And then there’s the ending of Vikings-Ravens. Through the first 57 minutes, this was a dull game, notable mostly for Adrian Peterson getting carted off the field. And then something amazing happened. with 2:05 to play, Baltimore’s Joe Flacco hit Dennis Pitta in the end zone for an apparent game-winning touchdown. Then, with 1:27 to play, Minnesota’s Toby Gerhart rumbled 41 yards for an apparent game-winning touchdown. Then, on the ensuing kickoff, Baltimore’s Jacoby Jones raced 77 yards for an apparent game-winning touchdown. Then, with 45 seconds left, Minnesota’s Cordarrelle Patterson raced down the field for an apparent game-winning 79-yard touchdown. And then, with four seconds left, Flacco hit Marlon Brown in the end zone for what finally was really the game-winning touchdown.
Five touchdowns in the last 2:05. Amazing. Six lead changes in the fourth quarter, the first time that has ever happened in NFL history.
With the NFL preparing to put the Super Bowl in New Jersey in two months, there’s been much hand-wringing about whether we’re really ready for a Super Bowl in a blizzard. We can only hope the football we get on Super Bowl Sunday is as good as the football we got on this cold and snowy Sunday.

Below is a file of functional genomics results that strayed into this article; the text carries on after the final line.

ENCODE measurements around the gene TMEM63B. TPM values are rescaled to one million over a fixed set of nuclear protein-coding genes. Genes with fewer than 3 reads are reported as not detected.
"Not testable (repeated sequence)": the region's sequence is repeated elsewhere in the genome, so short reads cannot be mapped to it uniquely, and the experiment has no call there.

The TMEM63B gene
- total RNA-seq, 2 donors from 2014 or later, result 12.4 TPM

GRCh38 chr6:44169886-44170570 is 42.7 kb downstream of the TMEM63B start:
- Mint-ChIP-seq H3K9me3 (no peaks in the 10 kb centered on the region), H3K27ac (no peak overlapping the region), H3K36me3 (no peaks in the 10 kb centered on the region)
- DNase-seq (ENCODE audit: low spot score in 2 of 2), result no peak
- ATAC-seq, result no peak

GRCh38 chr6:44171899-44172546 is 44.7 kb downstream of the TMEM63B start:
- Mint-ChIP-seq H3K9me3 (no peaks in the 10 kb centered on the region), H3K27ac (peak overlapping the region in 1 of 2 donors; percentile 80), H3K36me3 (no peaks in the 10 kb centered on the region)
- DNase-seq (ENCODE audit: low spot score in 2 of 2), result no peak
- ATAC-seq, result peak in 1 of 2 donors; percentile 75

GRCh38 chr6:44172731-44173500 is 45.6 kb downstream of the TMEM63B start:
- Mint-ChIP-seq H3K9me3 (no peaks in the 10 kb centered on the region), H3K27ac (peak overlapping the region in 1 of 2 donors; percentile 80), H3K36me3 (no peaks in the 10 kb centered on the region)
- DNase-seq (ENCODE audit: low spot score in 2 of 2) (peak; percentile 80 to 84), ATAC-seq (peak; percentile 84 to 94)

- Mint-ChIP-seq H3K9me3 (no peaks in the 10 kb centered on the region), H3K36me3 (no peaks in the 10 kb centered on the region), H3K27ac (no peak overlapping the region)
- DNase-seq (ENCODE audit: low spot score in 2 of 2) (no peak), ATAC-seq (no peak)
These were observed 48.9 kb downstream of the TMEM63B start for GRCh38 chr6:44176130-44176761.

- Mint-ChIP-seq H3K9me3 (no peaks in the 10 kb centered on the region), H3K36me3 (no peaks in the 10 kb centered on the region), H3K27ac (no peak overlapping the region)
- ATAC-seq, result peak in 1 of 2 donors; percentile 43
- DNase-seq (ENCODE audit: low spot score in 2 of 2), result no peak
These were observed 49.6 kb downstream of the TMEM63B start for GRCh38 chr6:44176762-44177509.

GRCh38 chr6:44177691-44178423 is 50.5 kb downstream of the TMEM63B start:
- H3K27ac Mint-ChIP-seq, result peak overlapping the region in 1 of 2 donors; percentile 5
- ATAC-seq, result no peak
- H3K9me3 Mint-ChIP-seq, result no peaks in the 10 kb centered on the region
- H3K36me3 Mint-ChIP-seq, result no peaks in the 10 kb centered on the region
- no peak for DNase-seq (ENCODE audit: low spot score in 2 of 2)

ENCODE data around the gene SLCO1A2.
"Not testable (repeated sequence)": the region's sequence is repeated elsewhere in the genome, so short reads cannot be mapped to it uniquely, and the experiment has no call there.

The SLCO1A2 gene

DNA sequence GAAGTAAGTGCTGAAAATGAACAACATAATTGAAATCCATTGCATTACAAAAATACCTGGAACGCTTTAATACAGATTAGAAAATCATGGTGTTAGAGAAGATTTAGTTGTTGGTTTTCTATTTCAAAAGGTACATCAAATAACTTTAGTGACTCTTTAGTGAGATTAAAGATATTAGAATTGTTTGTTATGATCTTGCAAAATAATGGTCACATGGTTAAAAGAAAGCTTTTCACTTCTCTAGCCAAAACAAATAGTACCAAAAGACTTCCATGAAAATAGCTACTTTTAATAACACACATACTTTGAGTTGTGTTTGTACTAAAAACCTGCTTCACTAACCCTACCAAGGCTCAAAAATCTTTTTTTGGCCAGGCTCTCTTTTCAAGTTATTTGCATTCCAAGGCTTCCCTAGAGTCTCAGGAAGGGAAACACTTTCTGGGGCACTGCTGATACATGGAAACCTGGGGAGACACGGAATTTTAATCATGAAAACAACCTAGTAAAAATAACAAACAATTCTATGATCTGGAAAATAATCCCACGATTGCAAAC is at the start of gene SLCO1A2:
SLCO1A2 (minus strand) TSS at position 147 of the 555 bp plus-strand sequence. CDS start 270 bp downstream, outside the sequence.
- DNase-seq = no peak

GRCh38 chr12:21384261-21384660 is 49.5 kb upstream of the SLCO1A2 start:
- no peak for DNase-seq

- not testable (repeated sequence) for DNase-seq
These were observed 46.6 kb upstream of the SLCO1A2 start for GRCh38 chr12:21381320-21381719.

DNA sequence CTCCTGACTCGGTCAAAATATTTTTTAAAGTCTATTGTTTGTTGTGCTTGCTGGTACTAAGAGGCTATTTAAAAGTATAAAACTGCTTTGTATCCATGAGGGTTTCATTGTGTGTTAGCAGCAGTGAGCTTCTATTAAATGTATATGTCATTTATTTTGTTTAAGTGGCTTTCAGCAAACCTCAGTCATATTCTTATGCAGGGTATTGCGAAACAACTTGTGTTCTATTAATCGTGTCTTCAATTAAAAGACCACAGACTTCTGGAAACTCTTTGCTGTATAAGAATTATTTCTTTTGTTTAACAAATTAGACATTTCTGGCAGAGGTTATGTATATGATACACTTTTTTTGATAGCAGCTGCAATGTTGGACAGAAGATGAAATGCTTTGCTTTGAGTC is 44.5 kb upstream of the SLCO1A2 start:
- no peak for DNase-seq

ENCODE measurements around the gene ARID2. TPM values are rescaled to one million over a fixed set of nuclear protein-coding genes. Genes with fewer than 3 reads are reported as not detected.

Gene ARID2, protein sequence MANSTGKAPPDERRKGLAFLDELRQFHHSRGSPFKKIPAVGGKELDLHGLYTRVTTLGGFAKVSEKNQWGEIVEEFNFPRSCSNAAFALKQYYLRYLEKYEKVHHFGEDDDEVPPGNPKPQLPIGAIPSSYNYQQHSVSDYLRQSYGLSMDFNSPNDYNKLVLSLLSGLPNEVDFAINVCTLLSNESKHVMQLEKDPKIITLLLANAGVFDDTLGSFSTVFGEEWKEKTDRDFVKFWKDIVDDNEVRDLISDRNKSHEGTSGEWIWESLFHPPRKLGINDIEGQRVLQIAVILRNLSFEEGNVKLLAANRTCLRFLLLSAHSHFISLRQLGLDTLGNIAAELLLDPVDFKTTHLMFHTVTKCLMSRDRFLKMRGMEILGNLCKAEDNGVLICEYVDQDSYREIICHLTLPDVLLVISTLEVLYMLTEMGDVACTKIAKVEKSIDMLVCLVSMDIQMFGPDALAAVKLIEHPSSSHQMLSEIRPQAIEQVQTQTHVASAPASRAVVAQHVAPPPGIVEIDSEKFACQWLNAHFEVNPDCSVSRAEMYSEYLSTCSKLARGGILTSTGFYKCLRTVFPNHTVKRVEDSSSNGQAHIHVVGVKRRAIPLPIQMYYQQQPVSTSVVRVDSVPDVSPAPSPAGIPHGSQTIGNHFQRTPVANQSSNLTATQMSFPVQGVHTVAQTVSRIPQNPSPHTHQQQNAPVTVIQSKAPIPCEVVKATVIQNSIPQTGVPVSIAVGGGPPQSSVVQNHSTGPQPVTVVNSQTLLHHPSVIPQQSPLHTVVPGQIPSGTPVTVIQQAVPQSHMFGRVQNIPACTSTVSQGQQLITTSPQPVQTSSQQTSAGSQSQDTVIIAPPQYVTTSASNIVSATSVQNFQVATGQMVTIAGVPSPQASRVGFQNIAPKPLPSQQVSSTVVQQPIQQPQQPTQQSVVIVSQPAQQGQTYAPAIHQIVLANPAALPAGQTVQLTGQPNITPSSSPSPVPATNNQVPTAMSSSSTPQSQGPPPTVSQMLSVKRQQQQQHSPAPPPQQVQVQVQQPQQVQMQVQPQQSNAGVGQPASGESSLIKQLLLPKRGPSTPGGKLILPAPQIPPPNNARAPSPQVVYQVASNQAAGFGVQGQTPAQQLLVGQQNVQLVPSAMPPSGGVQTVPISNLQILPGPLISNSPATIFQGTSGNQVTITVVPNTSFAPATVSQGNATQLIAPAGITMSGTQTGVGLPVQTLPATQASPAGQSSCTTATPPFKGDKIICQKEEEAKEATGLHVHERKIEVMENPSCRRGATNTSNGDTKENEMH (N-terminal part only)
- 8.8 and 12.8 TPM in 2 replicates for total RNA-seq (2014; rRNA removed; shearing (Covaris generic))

Here are my other thoughts on Sunday’s games:
How is Jeff Triplette still an NFL referee? Triplette has been an NFL referee since 1999. He has consistently been the worst ref in the business. What we usually see from Triplette is general incompetence, things like what he did last week in Washington, when he failed to notice that the down marker had wrongly been changed to first down late in the game. But what we saw on Sunday in Cincinnati was even worse: Triplette used replay to reverse a correct ruling on the field, giving the Bengals a touchdown that they didn’t actually score. Colts defensive tackle Josh Chapman tripped Cincinnati’s BenJarvus Green-Ellis in the backfield, and he was correctly ruled down on the field. But Triplette somehow looked at the replay and called it a touchdown. After the game, Triplette was asked if Chapman tripped Green-Ellis, and Triplette answered, “I don’t know about that.” Um, Jeff? It’s your job to know. It’s totally unacceptable that the NFL keeps trotting Triplette out there, week after week, when he simply isn’t up to the task of being an NFL referee.
Appreciating Tom Dempsey. Broncos kicker Matt Prater booted an NFL record 64-yard field goal on Sunday, meaning that Tom Dempsey, who hit a game-winning 63-yard field goal in 1970 (in New Orleans, without the benefit of Denver’s elevation), no longer owns a share of the record. But while Dempsey no longer owns an NFL record, a man who was born without toes on his right foot and without fingers on his right hand but who nonetheless became a great kicker. Dempsey is one of the great stories in the history of the NFL.